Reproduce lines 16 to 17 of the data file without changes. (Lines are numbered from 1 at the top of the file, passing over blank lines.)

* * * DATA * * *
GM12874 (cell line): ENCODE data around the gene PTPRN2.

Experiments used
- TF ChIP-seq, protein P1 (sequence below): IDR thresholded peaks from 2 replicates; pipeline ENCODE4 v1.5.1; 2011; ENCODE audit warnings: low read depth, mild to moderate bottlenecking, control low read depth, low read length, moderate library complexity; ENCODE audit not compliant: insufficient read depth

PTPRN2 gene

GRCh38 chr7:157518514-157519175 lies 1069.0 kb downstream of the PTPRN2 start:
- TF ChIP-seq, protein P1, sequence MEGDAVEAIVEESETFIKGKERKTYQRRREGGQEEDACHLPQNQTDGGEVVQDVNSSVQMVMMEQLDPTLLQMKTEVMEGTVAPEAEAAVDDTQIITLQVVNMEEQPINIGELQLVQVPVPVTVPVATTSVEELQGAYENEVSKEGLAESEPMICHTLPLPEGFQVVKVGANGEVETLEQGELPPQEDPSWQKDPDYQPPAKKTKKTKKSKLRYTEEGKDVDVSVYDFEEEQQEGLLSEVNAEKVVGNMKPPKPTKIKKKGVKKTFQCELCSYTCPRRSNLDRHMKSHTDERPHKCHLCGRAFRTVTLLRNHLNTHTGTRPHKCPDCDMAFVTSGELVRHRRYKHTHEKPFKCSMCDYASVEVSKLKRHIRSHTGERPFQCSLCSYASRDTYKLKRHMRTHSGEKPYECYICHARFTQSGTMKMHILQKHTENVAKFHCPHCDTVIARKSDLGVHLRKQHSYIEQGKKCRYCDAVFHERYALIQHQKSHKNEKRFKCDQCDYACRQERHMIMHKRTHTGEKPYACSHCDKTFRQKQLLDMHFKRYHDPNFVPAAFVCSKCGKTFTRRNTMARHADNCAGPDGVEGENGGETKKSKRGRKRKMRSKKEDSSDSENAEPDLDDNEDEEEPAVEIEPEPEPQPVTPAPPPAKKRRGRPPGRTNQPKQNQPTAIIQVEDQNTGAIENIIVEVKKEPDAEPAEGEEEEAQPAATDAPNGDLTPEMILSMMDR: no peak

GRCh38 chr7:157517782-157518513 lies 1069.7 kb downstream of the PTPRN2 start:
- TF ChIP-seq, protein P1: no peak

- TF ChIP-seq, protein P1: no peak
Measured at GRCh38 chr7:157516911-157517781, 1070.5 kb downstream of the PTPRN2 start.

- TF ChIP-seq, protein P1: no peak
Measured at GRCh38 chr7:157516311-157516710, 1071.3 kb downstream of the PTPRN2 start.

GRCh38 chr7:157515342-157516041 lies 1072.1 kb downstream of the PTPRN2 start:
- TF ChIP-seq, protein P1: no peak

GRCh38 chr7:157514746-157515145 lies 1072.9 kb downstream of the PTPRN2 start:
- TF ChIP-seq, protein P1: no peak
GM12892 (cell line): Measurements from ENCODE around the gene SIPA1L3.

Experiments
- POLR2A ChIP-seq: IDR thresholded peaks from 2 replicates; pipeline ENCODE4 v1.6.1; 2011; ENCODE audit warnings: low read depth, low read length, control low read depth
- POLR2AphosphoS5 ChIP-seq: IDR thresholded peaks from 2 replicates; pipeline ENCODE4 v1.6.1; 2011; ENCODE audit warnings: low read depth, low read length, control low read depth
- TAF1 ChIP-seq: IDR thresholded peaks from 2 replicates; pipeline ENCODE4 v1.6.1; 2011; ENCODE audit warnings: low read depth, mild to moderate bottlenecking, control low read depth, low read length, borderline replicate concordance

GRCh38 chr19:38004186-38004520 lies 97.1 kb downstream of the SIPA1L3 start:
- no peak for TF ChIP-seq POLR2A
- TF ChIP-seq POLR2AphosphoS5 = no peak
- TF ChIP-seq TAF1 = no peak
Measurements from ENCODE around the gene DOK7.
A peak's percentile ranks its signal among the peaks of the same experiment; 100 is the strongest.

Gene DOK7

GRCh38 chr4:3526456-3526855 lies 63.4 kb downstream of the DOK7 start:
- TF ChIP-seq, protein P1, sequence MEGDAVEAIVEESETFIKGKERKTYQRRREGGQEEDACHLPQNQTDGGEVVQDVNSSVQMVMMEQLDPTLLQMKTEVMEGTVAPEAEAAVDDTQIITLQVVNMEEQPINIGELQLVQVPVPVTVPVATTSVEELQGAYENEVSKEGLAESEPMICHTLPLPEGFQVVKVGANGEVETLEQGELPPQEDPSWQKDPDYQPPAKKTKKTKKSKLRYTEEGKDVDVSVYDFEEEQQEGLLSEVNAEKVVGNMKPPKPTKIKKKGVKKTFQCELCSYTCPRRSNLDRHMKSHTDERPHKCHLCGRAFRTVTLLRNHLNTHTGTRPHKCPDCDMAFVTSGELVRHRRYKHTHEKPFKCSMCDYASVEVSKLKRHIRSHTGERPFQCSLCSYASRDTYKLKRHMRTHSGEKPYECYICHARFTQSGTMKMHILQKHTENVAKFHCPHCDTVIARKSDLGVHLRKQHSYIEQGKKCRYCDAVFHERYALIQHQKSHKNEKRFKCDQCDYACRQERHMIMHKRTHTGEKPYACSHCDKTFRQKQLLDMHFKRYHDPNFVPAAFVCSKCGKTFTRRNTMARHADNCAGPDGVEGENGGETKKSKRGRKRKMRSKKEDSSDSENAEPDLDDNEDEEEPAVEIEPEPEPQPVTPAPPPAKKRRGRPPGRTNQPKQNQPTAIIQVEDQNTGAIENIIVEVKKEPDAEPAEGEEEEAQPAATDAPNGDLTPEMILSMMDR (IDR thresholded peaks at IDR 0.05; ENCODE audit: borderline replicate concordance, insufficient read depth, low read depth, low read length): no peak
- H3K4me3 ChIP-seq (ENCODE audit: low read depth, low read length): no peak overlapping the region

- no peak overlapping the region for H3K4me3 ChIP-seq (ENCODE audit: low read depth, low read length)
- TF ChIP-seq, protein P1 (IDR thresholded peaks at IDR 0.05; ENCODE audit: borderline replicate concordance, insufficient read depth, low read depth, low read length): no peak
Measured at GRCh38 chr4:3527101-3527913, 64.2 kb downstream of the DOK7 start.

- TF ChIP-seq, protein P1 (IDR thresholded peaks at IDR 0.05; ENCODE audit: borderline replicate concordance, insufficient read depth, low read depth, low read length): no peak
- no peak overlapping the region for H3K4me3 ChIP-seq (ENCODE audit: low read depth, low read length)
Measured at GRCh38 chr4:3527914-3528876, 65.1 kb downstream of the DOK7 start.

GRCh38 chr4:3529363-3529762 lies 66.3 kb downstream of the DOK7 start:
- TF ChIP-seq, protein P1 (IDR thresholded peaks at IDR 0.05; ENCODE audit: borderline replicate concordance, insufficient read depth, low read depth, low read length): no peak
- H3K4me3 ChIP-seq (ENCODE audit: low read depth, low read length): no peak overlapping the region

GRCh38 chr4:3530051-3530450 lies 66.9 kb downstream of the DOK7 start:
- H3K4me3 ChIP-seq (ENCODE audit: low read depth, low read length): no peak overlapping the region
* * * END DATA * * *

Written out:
- TF ChIP-seq, protein P1: no peak
GM12892 (cell line): Measurements from ENCODE around the gene SIPA1L3.